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Great Lakes Region: Briefing and Consultations

Tomorrow (27 April), the Security Council will hold a briefing and consultations on the Great Lakes region. Special Envoy of the Secretary-General for the Great Lakes Region Huang Xia will brief on the Secretary-General’s latest report on the implementation of the 2013 Peace, Security and Cooperation Framework (PSC Framework) for the Democratic Republic of Congo (DRC) and the Great Lakes region, which covers the period from 16 September 2021 to 15 March (S/2022/276). Executive Secretary of the International Conference for the Great Lakes Region (ICGLR) João Samuel Caholo and Dino Mahtani, an independent expert on the Great Lakes region, are also expected to brief. Some regional countries may participate at tomorrow’s meeting under rule 37 of the Council’s provisional rules of procedure.

Xia may note that the reporting period of the Secretary-General’s semi-annual report has seen encouraging diplomatic engagements and dialogue among countries of the Great Lakes region. The Secretary-General’s report describes some of these developments, including the steps taken by Rwanda and Uganda to re-open the Gatuna/Katuna border. In a further sign of improved bilateral relations, Rwandan President Paul Kagame visited Kampala on 24 April and met with his Ugandan counterpart Yoweri Museveni. Another important development is the DRC’s admission into the East African Community (EAC). The country formally joined the EAC after signing the accession treaty in Nairobi on 8 April.

Council members and Xia may emphasise the importance of convening the Regional Oversight Mechanism (ROM) of the PSC Framework to monitor the Framework’s implementation. In this regard, Xia is expected to highlight the outcomes of the ROM’s tenth meeting, which took place in Kinshasa on 24 February—more than three years since its previous meeting in Kampala in October 2018. He might note that the meeting allowed regional leaders and guarantor institutions of the PSC Framework to assess the political and security situation in the region, including progress and challenges in the implementation of the national, regional and international commitments under the PSC Framework. The communiqué adopted at the meeting’s conclusion reaffirmed the regional leaders’ commitment to the full implementation of the PSC Framework “as an important vehicle to address the causes and drivers of conflict and instability in the region”.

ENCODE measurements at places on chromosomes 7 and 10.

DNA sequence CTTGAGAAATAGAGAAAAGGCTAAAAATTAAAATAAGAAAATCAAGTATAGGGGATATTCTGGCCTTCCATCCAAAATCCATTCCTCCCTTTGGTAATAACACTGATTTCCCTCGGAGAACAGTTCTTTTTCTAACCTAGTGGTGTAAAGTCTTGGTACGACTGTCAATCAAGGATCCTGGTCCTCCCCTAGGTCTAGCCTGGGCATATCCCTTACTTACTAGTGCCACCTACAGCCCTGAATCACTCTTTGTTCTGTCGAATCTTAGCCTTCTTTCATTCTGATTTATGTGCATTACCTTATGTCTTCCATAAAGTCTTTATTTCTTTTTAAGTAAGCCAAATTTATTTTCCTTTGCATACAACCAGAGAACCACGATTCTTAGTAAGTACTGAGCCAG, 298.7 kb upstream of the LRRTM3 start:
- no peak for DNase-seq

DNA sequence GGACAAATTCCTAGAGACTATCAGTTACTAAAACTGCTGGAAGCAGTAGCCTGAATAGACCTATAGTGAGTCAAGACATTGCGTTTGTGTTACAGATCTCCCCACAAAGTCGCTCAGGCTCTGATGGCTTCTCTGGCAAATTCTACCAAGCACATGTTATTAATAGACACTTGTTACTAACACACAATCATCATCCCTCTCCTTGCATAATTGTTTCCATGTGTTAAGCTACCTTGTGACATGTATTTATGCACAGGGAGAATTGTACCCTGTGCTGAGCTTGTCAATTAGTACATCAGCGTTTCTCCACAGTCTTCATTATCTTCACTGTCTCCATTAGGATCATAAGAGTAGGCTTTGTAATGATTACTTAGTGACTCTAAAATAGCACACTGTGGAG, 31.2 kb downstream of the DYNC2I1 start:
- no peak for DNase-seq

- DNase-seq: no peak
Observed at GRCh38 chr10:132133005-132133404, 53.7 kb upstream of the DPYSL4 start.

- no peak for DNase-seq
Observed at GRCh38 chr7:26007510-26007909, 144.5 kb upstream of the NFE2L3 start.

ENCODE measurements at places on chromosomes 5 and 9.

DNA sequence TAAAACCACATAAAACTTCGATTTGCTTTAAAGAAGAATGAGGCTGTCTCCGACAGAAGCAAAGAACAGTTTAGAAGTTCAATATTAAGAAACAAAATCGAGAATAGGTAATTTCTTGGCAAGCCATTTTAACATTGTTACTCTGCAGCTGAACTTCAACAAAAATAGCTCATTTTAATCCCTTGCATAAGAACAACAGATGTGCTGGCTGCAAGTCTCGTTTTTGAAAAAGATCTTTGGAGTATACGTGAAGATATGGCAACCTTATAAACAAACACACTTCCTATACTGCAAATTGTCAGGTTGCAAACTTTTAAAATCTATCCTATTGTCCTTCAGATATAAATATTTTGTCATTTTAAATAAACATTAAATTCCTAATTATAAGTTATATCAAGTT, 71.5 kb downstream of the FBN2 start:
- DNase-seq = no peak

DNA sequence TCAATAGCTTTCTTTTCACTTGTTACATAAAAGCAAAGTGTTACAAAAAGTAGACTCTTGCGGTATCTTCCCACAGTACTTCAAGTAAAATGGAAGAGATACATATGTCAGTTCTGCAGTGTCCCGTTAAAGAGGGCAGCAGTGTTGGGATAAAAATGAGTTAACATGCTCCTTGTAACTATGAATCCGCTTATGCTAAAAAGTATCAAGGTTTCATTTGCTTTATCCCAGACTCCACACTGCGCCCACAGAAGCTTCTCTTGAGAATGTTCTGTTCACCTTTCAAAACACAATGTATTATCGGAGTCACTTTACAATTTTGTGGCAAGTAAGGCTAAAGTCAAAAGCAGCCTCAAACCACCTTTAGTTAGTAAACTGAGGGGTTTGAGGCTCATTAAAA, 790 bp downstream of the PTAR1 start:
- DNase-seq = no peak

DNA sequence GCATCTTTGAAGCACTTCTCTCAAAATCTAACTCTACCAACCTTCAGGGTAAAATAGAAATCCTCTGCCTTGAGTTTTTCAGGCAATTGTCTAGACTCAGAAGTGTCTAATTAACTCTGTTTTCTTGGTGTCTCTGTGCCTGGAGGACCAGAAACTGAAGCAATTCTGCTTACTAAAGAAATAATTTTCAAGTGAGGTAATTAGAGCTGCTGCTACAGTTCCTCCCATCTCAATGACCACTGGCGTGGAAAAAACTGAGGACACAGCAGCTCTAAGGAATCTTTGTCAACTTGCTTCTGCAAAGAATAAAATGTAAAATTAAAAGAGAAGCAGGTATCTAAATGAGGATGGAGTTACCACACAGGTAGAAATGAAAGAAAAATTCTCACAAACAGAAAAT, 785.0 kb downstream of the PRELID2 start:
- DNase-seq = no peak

Despite these positive developments, however, there is renewed concern about increasing insecurity in eastern DRC and its likely adverse effects on regional stability. The Secretary-General’s report describes the persistent security challenges facing the Great Lakes region and notes an increase in the activities of armed groups and cross-border incidents (six such incidents were documented during the reporting period, compared with four during the preceding reporting period). The ROM also expressed serious concern in its February communiqué that armed groups with networks across the region, some of which are affiliated with international terrorist groups, continue to pose threats to civilians and fuel mistrust and tensions among regional countries. In particular, it condemned the resumption of military activities by the M23 Movement, a rebel group previously active in North Kivu Province.

Xia may indicate that insecurity persists despite the “state of siege” declared by the Congolese government in North Kivu and Ituri provinces, which has been extended 17 times since May 2021. The joint military operation by the Forces armées de la République démocratique du Congo (FARDC) and the Ugandan People’s Defence Forces (UPDF), which was launched in November 2021, targeting the Allied Democratic Forces (ADF), has also continued. Furthermore, the UN Organization Stabilization Mission in the Democratic Republic of the Congo (MONUSCO) has intensified its operations in eastern DRC. On 29 March, a MONUSCO helicopter crashed while operating in North Kivu as part of a surveillance and reconnaissance mission, killing eight peacekeepers. In a 1 April press statement, Security Council members strongly condemned all attacks and provocations against MONUSCO and called for a swift, thorough and transparent investigation of the incident.